Age-Dependent Response of Hippocampal Neurons to Stress Age remains the most significant unexplained etiologic factor in common neurodegenerative diseases. To explore the basis of age-related sensitivity to common stressors, Ab and glutamate, we have developed novel techniques for isolation and culture of hippocampal rat neurons of any age (Brewer, 1997). Compared to embryonic and middle age neurons, we find that old neurons are more sensitive to glutamate and Ab toxicity (Brewer, 1998). Part of the mechanism involves age-related increases in apoptosis, indicated by more condensed nuclei and higher levels of caspase-3 activation. Here, we will test the hypothesis that age-related functional deficits in hippocampal mitochondria are responsible for age-related neurotoxicity of Ab and glutamate.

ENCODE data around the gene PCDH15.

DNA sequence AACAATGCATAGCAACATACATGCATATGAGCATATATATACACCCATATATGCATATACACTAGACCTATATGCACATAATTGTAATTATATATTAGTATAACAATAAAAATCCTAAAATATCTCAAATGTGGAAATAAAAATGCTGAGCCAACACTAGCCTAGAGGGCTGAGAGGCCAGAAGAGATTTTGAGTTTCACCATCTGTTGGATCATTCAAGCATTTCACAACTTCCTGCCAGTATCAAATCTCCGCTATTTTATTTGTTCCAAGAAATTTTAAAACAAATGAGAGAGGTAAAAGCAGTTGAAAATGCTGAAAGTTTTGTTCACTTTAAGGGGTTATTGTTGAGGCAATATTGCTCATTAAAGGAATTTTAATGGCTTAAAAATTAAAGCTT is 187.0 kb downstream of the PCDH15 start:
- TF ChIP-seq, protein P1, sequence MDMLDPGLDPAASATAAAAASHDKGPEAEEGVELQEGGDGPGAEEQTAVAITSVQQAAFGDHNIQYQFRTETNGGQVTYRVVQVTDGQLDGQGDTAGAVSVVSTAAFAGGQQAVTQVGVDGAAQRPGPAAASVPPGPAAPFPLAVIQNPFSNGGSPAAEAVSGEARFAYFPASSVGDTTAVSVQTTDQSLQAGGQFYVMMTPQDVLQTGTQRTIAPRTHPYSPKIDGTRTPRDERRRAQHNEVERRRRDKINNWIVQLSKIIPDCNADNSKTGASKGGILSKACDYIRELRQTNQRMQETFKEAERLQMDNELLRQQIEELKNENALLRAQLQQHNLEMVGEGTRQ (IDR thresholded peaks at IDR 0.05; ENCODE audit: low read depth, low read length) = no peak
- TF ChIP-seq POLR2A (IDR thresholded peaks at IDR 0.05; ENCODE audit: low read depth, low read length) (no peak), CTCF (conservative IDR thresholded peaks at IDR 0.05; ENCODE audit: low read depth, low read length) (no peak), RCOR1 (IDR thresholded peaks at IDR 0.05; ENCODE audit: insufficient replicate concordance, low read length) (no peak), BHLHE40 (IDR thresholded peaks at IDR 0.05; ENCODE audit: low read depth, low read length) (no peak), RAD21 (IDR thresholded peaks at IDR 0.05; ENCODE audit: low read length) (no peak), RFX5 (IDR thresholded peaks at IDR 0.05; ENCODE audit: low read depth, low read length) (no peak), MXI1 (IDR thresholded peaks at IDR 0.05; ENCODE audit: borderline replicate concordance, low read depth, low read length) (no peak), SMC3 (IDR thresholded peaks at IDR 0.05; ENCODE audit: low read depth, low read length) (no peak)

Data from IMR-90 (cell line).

Our aims will continue to use hippocampal neurons isolated from rat brains of three ages embryonic, middle and old age) to compare single cell function under uniform culture conditions: 1) Are age related functional deficits of mitochondria responsible for the age-related increase in susceptibility to glutamate and A-beta stressors? Mitochondrial deficits will be measured as respiration, steps in oxidative phosphorylation, preconditioning, release of cytochrome C and oxyradical products. 2) Can multiple inhibitor: better protect against age-related stressor toxicity than either alone? 3) Are there age-related deficits in mitochondrial DNA of mice transgenic for mutant human APP in situ hybridization with probes for common deletions? 4) Can neuron multiplication select for wild-type mitochondrial DNA and thereby restore normal function including response to stressors? These studies are likely to reveal mechanistic insights into age related neurotoxicity and suggest new targets for therapeutic intervention at both preventative and restorative levels of neurodegeneration.
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